GEORGE C. ROBERTS, who is filling in the position of postmaster at Greenview and is also engaged in dealing in harness and saddlery there, was born in Athens, Illinois, February 3, 1858, his parents being James T. and Alvira (Hartwell) Roberts. The father was born November 28, 1832, in Winchester, Virginia, and lost his father when but five years of age. When a youth of 10 years he became a resident of Athens, Illinois, where he attended school for about five years and at the age of fifteen he was taken to the Mexican war as a bugler by his uncle, J. B. Backenstos. After seven months' service he was sent home with two officers, Captain Bradford and Lieutenant Barrett. Mr. Roberts did not return to the scene of conflict, but soon afterward began learning the blacksmith's trade, in which he became an excellent workman, following that pursuit continuously until the country became involved in civil war. On the 6th of August, 1862, he enlisted as a member of Company K, One Hundred and Fifteenth Illinois Infantry, and participated in a number of very important engagements, including the battles of Lookout Mountain, Chattanooga, Chickamauga, Spring Hill, the two battles of Nashville, Franklin, Resaca, Tunell Hill, Buzzard's Roost and Dalton. Just after the battle of Chickamauga there was an order sent to his captain to have the regiment fall in line and a call was issued for a volunteer to go back to Bridgeport, Tennessee, a distance of twenty-five miles, for the pay rolls, which were in the desk of the company. No member of the regiment volunteered and the officers would not detail a man. Mr. Roberts then asked the captain what the call had been made for, and when told he offered to go if they would furnish him a horse. He started that day and at night he was on top of the mountain. Seeing a cabin, he made his way to it and found that it contained an old couple, man and wife, who were Union people. He gave them his rations and asked them to prepare supper for him. He then started in search for food for his horse. The old man sent him a mile and a half to get corn and told him the rebel cavalry were in that locality each day and to be on the lookout. While Mr. Roberts was on one side of the corncrib five rebel cavalry men were on the other side, and while they were getting their corn he made his escape by crawling through the grass on his hands and knees for a distance of two hundred yards. However, he returned to the cabin in safety and there partook of his supper, which was prepared of cold coon, hardtack and coffee. The old couple offered him a bed at night, but he preferred to sleep in the woods and the next morning he started again on his journey. He reached the foot of the mountain at twelve o'clock and at Sequasiaville he saw a general and other officers at a cabin door. The general hailed him and asked him where he was going, and on replying to the question he was requested to show his pass. He was there delayed over a day and a half until the general found out where he had come from and such information concerning the road, for they were on their way to the camp which Mr. Roberts had left and had been misdirected. General Longstreet and his men were just across the river, and when Mr. Roberts rode along the mountain side he had to keep his horse between the rebel troops and himself. His horse was shot once, but he continued on his way. He traveled the remainder of that day and at night arrived at Bridgeport, where he camped with seven invalid Union men. The next morning he overhauled the desk, procured the papers that were wanted and he also found the company's flag which he put in his knapsack. He then started to return to camp, slept in the woods that night and the next day about three o'clock reached his destination. He was discharged as a drum major and the flag which he brought back was given to him and is still in his possession. He was honorably discharged June 11, 1865, at Camp Harker, Tennessee, following the close of hostilities, and then returned to Athens, Illinois, where he again engaged in blacksmithing. He followed that pursuit there until December, 1868, when he came to Greenview and established a blacksmith shop, which he conducted successfully until failing health caused him to retire from the business in 1884. In early manhood he had married Miss Alvira Hartwell, who was born in Vigo county, Indiana, July 21, 1834. They had three children: Maria Ann, now the wife of I. H. Primm, of Mason City, Illinois; Marcie E., who married Thomas Brewer, and died February 22, 1898; and George C. The parents are members of the Christian church and they reside at Greenview, where they have many warm friends.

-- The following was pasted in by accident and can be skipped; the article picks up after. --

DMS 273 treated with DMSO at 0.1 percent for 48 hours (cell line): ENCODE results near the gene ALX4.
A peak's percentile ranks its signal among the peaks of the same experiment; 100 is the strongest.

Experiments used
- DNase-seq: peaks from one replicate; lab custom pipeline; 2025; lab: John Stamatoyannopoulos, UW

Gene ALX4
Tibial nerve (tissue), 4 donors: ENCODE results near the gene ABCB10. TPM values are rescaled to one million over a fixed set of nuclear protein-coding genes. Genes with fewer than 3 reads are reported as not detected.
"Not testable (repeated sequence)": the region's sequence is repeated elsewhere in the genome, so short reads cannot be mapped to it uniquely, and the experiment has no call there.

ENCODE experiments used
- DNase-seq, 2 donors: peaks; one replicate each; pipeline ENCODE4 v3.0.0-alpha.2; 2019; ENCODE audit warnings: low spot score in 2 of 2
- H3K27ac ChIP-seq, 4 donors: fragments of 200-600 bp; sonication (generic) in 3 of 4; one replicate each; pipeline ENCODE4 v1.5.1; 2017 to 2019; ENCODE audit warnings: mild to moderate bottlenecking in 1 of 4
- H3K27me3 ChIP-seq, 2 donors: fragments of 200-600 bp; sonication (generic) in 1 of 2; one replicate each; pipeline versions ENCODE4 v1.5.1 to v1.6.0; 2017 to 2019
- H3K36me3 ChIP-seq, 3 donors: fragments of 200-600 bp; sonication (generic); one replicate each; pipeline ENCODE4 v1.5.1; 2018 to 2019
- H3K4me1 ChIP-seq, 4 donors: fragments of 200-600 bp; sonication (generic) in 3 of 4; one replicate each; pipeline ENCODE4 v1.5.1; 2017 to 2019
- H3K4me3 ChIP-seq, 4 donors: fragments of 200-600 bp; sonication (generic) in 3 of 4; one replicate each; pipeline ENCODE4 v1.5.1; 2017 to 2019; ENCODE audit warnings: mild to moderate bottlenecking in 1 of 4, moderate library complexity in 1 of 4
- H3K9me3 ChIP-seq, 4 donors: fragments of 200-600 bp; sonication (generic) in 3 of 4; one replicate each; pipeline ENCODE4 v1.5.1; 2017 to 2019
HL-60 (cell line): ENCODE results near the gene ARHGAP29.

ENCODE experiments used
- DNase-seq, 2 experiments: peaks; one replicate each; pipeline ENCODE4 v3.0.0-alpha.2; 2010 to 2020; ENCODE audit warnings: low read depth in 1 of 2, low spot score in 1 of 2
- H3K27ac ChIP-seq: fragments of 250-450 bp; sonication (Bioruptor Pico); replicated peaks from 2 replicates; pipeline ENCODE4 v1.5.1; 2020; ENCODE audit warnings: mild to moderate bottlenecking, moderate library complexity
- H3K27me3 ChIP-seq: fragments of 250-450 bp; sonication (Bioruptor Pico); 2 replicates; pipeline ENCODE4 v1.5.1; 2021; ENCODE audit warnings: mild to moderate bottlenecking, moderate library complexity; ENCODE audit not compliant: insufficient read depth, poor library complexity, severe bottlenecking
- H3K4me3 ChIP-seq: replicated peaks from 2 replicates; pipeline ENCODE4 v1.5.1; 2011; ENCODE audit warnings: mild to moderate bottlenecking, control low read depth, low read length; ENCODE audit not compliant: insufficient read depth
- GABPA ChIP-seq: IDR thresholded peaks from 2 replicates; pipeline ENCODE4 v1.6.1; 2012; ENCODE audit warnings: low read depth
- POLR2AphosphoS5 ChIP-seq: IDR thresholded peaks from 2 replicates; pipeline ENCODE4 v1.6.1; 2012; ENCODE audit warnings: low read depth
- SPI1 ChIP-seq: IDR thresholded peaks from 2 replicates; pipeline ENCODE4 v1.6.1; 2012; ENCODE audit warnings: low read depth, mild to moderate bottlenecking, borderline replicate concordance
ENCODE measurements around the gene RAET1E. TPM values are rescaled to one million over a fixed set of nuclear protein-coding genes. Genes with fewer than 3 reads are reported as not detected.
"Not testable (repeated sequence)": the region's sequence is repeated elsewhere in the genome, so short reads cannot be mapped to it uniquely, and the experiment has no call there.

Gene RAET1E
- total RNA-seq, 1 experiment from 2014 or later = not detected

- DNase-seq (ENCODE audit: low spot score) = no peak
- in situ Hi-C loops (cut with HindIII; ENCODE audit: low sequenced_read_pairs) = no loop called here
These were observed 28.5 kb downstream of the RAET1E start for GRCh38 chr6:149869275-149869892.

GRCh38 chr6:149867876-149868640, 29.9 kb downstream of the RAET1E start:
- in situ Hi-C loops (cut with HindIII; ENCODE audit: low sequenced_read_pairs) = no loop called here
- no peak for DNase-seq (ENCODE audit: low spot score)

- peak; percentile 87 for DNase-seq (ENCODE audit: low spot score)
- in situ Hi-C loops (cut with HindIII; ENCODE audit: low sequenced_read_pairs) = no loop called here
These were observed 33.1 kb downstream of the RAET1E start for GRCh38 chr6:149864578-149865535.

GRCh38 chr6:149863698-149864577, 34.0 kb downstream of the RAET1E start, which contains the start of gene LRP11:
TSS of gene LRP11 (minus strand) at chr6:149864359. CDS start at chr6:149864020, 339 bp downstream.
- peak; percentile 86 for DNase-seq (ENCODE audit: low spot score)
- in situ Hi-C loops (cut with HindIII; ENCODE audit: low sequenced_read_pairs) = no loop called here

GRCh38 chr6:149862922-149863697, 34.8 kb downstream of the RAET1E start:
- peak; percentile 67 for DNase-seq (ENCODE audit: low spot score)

George C. Roberts was educated in the schools of Greenview and at the age of sixteen years began learning the harness-maker's trade, which he followed as an employee until 1881. In that year he began business for himself, a few doors north of his present location, and he has since conducted harness and saddlery making, securing a good patronage, which makes his business profitable. In December, 1990, he was appointed postmaster of Greenview and discharged his duties of that office in connection with his commercial interests. He has likewise been a member of the town board and the school board, and in his political affiliation he is a stanch Republican, never failing to exercise his right of franchise in support of the men and measures of that party.